Bob Kustra

President of Boise State University

Bob Kustra is the host of Reader's Corner a weekly radio show that features lively conversations with some of the nation’s leading authors about issues and ideas that matter today.

Dr. Bob Kustra is president of Boise State University, the largest public university in Idaho, with an enrollment of nearly 20,000 students served by 2,800 faculty and staff.

Now in his ninth year, he leads the university in a time of dynamic growth in student enrollment, new construction, fundraising and research. Long heralded for its devotion to classroom teaching, Boise State has expanded its mission to become an emerging metropolitan research university of distinction..

With a long and distinguished career in public service in Illinois, Dr. Kustra served two terms as lieutenant governor, following 10 years in the legislature. He also chaired the Illinois Board of Higher Education, responsible for funding and oversight of the state’s nine public universities. Dr. Kustra’s background in radio includes four years as host of a talk show on WLS-AM in Chicago.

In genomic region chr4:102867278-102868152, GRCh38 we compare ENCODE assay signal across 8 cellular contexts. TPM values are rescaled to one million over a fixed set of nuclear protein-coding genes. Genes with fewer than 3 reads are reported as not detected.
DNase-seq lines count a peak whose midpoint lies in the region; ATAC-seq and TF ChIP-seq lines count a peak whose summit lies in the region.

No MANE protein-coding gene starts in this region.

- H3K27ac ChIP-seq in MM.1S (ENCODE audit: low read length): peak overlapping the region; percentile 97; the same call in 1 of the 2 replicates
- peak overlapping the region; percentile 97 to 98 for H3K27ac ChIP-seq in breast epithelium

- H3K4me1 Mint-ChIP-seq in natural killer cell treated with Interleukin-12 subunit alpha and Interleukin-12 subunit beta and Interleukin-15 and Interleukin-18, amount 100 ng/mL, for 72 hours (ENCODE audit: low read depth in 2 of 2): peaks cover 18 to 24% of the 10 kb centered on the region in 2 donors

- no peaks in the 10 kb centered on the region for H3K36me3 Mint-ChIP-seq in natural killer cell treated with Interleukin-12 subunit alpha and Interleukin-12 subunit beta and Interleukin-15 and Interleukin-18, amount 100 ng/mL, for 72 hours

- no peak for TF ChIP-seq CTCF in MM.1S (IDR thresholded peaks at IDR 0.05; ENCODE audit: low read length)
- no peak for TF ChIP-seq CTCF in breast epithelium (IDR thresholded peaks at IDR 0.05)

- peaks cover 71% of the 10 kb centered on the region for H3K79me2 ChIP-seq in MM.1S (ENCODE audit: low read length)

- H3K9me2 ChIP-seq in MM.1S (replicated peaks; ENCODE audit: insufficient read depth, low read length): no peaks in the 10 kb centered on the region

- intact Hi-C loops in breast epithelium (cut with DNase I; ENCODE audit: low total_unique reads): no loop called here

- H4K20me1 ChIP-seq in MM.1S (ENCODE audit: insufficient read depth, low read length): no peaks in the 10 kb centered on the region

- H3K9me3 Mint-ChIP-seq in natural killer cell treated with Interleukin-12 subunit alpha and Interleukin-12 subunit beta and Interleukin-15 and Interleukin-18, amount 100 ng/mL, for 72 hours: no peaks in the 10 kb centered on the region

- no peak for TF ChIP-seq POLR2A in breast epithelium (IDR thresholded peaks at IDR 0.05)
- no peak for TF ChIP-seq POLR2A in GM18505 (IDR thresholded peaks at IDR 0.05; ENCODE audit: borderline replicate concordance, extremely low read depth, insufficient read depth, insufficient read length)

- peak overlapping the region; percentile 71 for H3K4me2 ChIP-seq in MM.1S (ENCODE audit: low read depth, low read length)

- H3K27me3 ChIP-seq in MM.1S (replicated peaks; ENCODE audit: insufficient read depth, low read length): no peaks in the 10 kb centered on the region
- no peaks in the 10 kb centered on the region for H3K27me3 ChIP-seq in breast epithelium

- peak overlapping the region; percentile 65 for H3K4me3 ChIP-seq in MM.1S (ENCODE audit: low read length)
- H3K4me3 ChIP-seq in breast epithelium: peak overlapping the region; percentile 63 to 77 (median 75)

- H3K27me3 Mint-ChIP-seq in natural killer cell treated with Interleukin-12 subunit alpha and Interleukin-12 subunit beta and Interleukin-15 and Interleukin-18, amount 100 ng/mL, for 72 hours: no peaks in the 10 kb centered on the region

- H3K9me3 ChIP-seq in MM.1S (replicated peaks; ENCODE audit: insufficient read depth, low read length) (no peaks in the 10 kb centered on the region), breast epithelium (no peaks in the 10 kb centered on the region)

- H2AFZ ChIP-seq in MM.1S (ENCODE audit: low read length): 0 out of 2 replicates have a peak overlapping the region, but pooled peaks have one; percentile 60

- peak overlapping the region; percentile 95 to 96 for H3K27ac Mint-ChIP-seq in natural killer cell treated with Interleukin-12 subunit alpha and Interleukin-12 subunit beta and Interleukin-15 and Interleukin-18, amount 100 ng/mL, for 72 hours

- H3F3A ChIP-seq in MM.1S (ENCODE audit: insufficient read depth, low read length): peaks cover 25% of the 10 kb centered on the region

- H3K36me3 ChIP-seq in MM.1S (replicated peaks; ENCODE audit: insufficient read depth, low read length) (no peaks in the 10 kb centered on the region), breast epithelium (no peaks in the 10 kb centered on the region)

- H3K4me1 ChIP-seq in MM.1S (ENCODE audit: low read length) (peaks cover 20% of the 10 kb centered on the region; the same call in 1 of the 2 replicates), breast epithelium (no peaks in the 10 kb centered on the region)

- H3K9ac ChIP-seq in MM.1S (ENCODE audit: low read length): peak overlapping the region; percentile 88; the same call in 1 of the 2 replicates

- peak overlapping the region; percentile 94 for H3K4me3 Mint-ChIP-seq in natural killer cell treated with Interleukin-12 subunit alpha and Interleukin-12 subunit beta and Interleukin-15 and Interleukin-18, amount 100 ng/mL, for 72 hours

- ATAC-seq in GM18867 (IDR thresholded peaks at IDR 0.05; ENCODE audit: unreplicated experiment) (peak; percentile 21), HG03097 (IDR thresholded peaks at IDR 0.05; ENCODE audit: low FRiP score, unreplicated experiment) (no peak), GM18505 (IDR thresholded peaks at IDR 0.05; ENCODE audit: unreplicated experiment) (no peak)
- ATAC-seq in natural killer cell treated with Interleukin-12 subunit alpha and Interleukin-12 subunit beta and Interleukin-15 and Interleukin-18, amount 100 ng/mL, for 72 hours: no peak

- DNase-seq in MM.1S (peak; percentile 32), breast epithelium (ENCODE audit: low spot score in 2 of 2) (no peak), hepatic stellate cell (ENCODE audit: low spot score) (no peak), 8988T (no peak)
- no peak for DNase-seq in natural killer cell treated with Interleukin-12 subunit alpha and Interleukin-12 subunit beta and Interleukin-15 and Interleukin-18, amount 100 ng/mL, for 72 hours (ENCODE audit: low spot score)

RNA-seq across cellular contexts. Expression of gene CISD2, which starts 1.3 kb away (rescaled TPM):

Prior to joining Boise State, Dr. Kustra served as president of Eastern Kentucky University and the Midwestern Higher Education Commission. He has held faculty positions at the University of Illinois-Springfield, Loyola University of Chicago, the University of Illinois-Chicago, and Northwestern University.

Ways to Connect

The state of public education is a constant concern these days -- for families, for legislators, for teachers and experts. Many are questioning methods embraced by American school systems as we see other countries besting us, particularly in math and science.

China is among the countries rising to the top. That makes us wonder: Have they figured out something about educating kids that we haven’t? Or is China simply churning out students who excel at taking tests, but who are left behind when it comes to free thought and creativity?

Russia is certainly in the headlines these days – but for the next 30 minutes, we’re setting aside talk of election meddling and diplomats to discuss a work of fiction. The novel, and it’s a bestseller, is A Gentleman in Moscow, and it’s written by today’s guest, Amor Towles.

This interview was originally broadcast in January, 2018.